Our Team Said: The Model 64 Takedown had excellent accuracy. It was in between weight and breakdown length compared to the KelTec and Ruger. The deciding factor was the price. At $150 dollars less, it is very affordable and offered the best accuracy, but with no frills.
22 LR Range Data
|Winchester Xpert HV 36-grain HP||KelTec SU22CA||Ruger 10/22 Takedown||Savage 64 Takedown|
|Average Velocity||1236 fps||1250 fps||1277 fps|
|Muzzle Energy||122 ft.-lbs.||125 ft.-lbs.||130 ft.-lbs.|
|Smallest Group||1.06 in.||0.74 in.||0.74 in.|
|Average Group||1.09 in.||0.82 in.||0.76 in.|
|Federal Auto Match 40-grain LRN||KelTec SU22CA||Ruger 10/22 Takedown||Savage 64 Takedown|
|Average Velocity||1133 fps||1143 fps||1103 fps|
|Muzzle Energy||114 ft.-lbs.||116 ft.-lbs.||108 ft.-lbs.|
|Smallest Group||1.26 in.||0.68 in.||0.69 in.|
|Average Group||1.38 in.||0.71 in.||0.73 in.|
|CCI Blazer 38-grain LRN||KelTec SU22CA||Ruger 10/22 Takedown||Savage 64 Takedown|
|Average Velocity||1218 fps||1229 fps||1224 fps|
|Muzzle Energy||125 ft.-lbs.||127 ft.-lbs.||126 ft.-lbs.|
|Smallest Group||1.34 in.||1.12 in.||0.37 in.|
|Average Group||1.40 in.||1.22 in.||0.39 in.|
|Remington Thunderbolt 40-grain LRN||KelTec SU22CA||Ruger 10/22 Takedown||Savage 64 Takedown|
|Average Velocity||1163 fps||1197 fps||1183 fps|
|Muzzle Energy||120 ft.-lbs.||127 ft.-lbs.||124 ft.-lbs.|
|Smallest Group||1.48 in.||0.76 in.||0.43 in.|
|Average Group||1.50 in.||0.81 in.||0.50 in.|
is the barrel threaded? for attachments?
Savage Model 64 Takedown 40207 22 LR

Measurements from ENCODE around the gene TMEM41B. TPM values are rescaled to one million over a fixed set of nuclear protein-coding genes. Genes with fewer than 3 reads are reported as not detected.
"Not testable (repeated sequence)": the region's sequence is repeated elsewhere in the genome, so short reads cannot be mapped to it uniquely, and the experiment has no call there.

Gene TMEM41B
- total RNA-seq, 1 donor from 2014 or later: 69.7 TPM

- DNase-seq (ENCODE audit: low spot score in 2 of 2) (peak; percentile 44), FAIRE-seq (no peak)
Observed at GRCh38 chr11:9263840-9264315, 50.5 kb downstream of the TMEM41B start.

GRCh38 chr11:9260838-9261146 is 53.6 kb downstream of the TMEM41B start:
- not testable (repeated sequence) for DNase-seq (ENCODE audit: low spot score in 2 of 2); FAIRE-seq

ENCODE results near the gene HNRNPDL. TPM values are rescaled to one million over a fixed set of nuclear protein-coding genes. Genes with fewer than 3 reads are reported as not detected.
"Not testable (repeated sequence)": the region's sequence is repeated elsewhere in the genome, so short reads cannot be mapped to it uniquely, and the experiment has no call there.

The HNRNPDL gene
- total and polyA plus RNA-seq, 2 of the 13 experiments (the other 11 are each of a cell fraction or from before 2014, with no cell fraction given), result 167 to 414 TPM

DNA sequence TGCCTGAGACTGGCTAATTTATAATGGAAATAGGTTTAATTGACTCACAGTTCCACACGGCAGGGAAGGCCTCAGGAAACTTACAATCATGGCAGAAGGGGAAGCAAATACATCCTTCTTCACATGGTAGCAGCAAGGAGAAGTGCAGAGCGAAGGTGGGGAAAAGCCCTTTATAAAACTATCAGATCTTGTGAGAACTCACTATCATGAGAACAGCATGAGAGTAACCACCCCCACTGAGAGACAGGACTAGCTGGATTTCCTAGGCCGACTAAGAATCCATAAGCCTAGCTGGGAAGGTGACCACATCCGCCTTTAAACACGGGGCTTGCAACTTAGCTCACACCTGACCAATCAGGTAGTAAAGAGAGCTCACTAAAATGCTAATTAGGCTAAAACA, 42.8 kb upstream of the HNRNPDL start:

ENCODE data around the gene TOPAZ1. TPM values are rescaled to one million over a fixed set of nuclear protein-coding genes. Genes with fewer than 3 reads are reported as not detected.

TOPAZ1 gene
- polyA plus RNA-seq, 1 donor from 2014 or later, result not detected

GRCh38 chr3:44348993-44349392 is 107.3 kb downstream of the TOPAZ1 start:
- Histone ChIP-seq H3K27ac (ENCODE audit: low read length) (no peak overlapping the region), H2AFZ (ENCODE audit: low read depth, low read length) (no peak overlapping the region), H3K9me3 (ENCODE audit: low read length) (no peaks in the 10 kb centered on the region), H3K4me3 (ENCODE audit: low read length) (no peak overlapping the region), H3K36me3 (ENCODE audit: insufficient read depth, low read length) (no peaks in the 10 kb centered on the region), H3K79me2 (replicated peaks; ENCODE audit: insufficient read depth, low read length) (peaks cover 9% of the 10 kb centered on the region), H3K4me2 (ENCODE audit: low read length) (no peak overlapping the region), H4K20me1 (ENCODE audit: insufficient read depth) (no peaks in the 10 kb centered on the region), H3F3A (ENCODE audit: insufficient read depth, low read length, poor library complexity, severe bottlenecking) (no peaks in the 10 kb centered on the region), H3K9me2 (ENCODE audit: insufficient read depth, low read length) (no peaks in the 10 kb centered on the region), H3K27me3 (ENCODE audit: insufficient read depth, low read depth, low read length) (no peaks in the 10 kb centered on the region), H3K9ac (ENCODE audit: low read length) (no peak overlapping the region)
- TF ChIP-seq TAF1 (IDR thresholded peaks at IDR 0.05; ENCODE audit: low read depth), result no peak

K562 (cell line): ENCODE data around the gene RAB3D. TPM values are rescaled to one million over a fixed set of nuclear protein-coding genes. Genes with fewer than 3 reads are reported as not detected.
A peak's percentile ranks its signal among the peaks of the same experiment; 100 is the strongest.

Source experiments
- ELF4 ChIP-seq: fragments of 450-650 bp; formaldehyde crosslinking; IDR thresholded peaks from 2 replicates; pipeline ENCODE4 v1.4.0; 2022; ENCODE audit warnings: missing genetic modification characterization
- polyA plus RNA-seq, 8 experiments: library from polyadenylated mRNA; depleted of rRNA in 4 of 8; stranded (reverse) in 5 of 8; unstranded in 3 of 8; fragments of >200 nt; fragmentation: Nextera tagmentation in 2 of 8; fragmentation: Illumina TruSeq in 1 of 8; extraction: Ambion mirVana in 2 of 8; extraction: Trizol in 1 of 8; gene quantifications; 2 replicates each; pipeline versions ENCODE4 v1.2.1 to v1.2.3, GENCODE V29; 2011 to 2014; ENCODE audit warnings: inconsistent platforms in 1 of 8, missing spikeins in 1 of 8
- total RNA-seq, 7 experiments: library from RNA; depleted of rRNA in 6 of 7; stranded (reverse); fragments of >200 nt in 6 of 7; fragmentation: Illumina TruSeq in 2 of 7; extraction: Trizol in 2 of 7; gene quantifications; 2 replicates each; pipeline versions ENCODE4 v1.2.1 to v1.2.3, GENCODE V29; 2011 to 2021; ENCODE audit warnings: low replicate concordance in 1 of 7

I really enjoyed this article mainly because of it’s positive review as compared to what I read elsewhere and want to thank you. The Savage 64 is a Cooey Machine & Arms Co. design, the Model 64 that was first manufactured by Winchester with a plastic magazine which was replaced on the Model 64B with the current Zinc Alloy version that we see. 1964 is also the same year that Ruger came out with their famous Model 10/22 with the ingenious rotary 10 round magazine. I have to say that the 10 rounds stick mags have never appealed to me, they always seem to be in the wrong spot when handling the rifle. Winchester Western shut down their operations in Canada in 1979 and the Model 64 design was purchased by Lakefield Arms which improved the model by adding the left side lever safety to replace the push button bolt handle lock. Lakefield Arms was purchased by Savage Arms in 1995 including all of their 22 models. The bolt action designs became the Model 1G, IIG, 93 in 22WMR and they expanded the line which now includes Left Hand models in the 64 line as well as the 64 Take Down. The older Cooey model 64B had the same problem with the magazine safety catch, there is an after-market replacement part that solves this issue, If you are a little handy, you can drill a hole in the forward part of the magazine release lever and insert an appropriate size screw that will protrude and give a much better purchase to operate the magazine release. Due to the short fore end of the take-down design I find the magazine is really in the way when holding the rifle and this is my biggest gripe (it did not stop me from buying one as the “cool” factor is there) However, a couple of months before one was available to purchase in my area, I found on an online auction site, two 5 round mags that are a perfect fit for the model 64. They are original mags and not modified as these are cast metal and have what seem to be the same finish and the same markings as the 10 round mags and were made in Canada. So far, I haven’t been able to find any additional information on them and I am not aware of any bolt or semi-auto action that would have used them. I am thinking that they may have been a prototype development addressing my (and others) gripe on the long mags but couldn’t be marketed due to the competition from Ruger ( who would want a 5 round mag on a semi-auto – longer mags are usually more tedious to reload) The 5 round sure make for a slimmer design and are un-obstructive on the 64 take-down design. And yes, they are perfectly appropriate for hunting small game. When you think that Browning came out around that time period with the A-Bolt 22 and a 5 round mag and the next option was the 15 round, as they totally skipped the 10 round, go figure. If anyone has information on these 5 round mags, I would like to hear from you.